A court has condemned the publication of exchanges recovered from Yorgen Fenech’s phone, in breach of a previous court order, but stopped short of ordering contempt of court proceedings, given that the publication had not breached his rights.
Fenech was arrested and charged with masterminding the assassination of Daphne Caruana Galizia in November 2019.
The decree was handed down following an application filed by Fenech’s lawyers in which they argued that the publication of excerpts of exchanges obtained from the accused’s phone by the Times of Malta was in breach of a court order and prejudiced the case against him.
The report claimed that producer Anton Attard had turned to Fenech in a bid to improve Malta’s 2019 Eurovision contestant Michaela’s odds in the run-up to the competition.
While the story cited sources as having provided the newspaper with information, the court presided over by Magistrate Rachel Montebello, said it appeared that the exchanges between Attard and Fenech that were reproduced by the Times of Malta had come from information forming part of the acts of the case.
The court had previously issued an order banning the publication of any such information, having also ordered contempt of court proceedings against journalist Jacob Borg over a previous article.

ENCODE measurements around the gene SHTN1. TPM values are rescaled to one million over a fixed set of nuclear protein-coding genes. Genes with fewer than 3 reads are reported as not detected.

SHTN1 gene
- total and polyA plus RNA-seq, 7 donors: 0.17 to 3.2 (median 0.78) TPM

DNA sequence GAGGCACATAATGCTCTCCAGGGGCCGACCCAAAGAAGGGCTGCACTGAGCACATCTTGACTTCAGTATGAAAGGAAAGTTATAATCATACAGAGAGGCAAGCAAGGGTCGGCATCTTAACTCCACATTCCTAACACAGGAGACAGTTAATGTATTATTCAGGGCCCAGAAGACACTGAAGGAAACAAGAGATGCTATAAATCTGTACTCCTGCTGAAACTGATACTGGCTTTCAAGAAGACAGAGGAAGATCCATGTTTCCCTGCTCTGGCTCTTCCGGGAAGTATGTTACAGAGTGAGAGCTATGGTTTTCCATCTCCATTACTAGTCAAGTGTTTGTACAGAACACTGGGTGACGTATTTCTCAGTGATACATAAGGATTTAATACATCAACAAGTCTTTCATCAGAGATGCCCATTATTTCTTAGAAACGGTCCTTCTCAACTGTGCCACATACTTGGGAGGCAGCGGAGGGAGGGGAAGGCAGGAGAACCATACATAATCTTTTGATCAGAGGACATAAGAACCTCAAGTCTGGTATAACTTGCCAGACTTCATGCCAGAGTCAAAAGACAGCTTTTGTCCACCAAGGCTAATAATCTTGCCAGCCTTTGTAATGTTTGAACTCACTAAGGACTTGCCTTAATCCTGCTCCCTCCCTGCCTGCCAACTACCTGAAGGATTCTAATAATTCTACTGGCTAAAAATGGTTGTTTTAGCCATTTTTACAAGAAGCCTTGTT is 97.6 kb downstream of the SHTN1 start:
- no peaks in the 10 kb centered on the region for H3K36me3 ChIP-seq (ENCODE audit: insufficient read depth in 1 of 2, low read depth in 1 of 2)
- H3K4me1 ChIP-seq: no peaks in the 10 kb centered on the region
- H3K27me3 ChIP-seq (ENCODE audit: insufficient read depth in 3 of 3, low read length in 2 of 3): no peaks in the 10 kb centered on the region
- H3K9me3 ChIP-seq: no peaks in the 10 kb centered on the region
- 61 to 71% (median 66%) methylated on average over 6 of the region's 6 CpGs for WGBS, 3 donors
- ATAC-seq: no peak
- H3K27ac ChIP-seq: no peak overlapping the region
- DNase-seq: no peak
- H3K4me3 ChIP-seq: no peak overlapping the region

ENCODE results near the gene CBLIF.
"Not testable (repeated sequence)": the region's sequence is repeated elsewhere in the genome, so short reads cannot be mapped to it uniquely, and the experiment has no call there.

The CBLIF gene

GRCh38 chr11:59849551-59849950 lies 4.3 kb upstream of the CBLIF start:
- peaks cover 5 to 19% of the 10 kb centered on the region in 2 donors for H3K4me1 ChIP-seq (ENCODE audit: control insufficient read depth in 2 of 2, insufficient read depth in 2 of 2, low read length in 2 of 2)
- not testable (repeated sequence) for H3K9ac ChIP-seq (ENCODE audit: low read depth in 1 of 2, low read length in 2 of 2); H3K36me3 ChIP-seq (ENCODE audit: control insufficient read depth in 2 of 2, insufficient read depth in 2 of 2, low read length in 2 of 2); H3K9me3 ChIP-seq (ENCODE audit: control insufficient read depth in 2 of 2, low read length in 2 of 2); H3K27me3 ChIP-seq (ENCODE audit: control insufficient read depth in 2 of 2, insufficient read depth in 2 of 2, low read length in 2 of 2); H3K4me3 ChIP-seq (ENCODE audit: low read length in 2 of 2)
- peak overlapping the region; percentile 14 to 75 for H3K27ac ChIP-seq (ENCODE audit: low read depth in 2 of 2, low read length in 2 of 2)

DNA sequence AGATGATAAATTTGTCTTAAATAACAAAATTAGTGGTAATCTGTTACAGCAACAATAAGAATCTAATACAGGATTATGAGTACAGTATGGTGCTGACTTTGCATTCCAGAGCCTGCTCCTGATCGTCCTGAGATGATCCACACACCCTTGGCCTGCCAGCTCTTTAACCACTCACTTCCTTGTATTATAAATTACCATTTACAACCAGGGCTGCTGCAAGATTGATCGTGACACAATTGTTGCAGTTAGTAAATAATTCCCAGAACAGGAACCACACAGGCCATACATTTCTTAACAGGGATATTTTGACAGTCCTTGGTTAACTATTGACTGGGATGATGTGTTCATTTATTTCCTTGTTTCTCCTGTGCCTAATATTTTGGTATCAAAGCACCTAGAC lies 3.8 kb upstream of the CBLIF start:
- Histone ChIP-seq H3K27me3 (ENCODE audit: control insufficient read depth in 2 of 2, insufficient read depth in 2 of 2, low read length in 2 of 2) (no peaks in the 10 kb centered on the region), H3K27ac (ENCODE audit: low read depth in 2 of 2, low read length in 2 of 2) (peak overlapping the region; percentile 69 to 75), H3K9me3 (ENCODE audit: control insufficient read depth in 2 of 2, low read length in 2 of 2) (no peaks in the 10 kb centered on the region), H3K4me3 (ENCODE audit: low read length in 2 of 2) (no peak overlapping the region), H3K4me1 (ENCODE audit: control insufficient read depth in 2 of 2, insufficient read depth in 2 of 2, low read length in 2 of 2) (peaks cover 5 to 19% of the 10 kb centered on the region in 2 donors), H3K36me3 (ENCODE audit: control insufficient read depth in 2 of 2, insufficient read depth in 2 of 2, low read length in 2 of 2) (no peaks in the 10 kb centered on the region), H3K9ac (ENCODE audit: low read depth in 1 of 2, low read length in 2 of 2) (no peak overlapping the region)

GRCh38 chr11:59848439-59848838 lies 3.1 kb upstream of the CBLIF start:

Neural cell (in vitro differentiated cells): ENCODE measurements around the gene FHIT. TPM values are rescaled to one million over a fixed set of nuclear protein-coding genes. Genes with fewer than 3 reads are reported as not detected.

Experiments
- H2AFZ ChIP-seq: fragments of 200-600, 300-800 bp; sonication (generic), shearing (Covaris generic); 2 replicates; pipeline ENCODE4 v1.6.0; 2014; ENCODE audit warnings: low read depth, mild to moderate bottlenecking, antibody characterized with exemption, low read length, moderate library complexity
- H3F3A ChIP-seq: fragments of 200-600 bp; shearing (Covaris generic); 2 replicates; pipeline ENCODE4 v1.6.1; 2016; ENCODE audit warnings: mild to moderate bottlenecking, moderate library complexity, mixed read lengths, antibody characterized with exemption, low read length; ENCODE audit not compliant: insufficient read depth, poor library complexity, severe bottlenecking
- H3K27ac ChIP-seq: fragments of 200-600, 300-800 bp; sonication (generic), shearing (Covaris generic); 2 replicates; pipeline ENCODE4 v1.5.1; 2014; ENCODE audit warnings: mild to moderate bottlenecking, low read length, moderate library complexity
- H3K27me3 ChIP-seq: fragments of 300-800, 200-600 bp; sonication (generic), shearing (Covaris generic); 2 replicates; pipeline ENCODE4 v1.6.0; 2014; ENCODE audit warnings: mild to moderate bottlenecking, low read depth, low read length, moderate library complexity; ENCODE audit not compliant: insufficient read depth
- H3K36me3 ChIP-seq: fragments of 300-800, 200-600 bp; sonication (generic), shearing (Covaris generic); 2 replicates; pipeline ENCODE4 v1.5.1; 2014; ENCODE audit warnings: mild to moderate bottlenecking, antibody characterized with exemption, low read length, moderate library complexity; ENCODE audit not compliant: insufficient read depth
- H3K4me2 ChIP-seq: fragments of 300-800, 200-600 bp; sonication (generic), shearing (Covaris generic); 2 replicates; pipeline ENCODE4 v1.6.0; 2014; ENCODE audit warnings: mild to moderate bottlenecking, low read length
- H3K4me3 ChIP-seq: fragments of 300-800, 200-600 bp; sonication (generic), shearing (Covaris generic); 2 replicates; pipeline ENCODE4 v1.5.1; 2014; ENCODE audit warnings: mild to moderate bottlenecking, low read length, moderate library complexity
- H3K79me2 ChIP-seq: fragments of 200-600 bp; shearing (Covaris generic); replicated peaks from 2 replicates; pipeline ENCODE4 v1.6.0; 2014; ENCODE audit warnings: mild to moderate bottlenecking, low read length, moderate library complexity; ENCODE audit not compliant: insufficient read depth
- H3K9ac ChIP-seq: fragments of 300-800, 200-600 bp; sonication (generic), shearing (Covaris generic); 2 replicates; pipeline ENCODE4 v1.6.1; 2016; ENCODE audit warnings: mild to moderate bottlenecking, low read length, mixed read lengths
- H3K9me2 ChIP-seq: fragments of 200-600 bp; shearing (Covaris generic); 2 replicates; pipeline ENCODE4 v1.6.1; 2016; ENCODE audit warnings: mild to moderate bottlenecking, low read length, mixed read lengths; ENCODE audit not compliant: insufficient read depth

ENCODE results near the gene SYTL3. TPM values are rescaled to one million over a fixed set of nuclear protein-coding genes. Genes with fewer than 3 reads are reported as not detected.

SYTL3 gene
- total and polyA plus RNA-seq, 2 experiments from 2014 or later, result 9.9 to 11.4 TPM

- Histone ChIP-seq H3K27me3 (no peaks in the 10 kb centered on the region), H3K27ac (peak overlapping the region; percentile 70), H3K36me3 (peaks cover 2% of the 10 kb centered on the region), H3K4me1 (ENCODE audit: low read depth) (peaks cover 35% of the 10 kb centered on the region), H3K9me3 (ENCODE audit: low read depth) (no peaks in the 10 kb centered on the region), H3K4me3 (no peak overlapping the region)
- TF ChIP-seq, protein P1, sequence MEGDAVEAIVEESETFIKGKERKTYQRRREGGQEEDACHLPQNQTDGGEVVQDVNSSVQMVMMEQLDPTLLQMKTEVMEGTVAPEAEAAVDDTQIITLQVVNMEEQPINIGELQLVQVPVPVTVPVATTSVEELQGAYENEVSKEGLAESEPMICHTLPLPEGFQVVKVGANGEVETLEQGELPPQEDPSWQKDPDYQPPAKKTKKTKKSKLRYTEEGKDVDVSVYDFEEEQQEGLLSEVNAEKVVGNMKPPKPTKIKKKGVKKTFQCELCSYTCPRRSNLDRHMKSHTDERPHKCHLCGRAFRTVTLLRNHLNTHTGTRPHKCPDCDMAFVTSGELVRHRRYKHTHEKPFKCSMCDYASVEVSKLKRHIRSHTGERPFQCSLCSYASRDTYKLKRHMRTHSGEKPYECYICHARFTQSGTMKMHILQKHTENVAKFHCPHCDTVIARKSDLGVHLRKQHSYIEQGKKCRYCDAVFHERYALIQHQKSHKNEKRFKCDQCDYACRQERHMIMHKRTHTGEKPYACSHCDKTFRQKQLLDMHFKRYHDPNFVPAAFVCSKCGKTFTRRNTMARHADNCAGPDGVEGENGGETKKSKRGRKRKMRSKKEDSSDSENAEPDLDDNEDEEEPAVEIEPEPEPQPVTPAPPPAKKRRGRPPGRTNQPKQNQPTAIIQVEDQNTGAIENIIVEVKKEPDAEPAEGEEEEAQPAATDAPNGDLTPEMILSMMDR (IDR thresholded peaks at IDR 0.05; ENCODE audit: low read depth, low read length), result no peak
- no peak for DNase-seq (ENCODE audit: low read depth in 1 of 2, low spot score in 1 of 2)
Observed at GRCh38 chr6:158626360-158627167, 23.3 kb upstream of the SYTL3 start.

The court stressed that the ban was ordered to preserve the integrity of the case and to ensure that the accused’s rights are not infringed.
She said that it was clear that the Times’ article constituted a breach of this order, adding that the publication of information from the acts of the case was “not investigative journalism, nor was it a justifiable exercise of freedom of expression”.
It observed that freedom of expression was subject to restrictions based on the public interest, which in this case dictated that the court ensured the integrity of the case and the rights of the accused.
The court said it was not obliged to ensure the paper’s right to publish an exchange between the accused and a third party about the Eurovision Song Contest.
Despite this, the court said that it did not find that the exchange had in some way breached Fenech’s right to the presumption of innocence and said it would therefore not be ordering contempt of court proceedings.
It however reiterated that there should be no publication of information obtained from Fenech’s phone.
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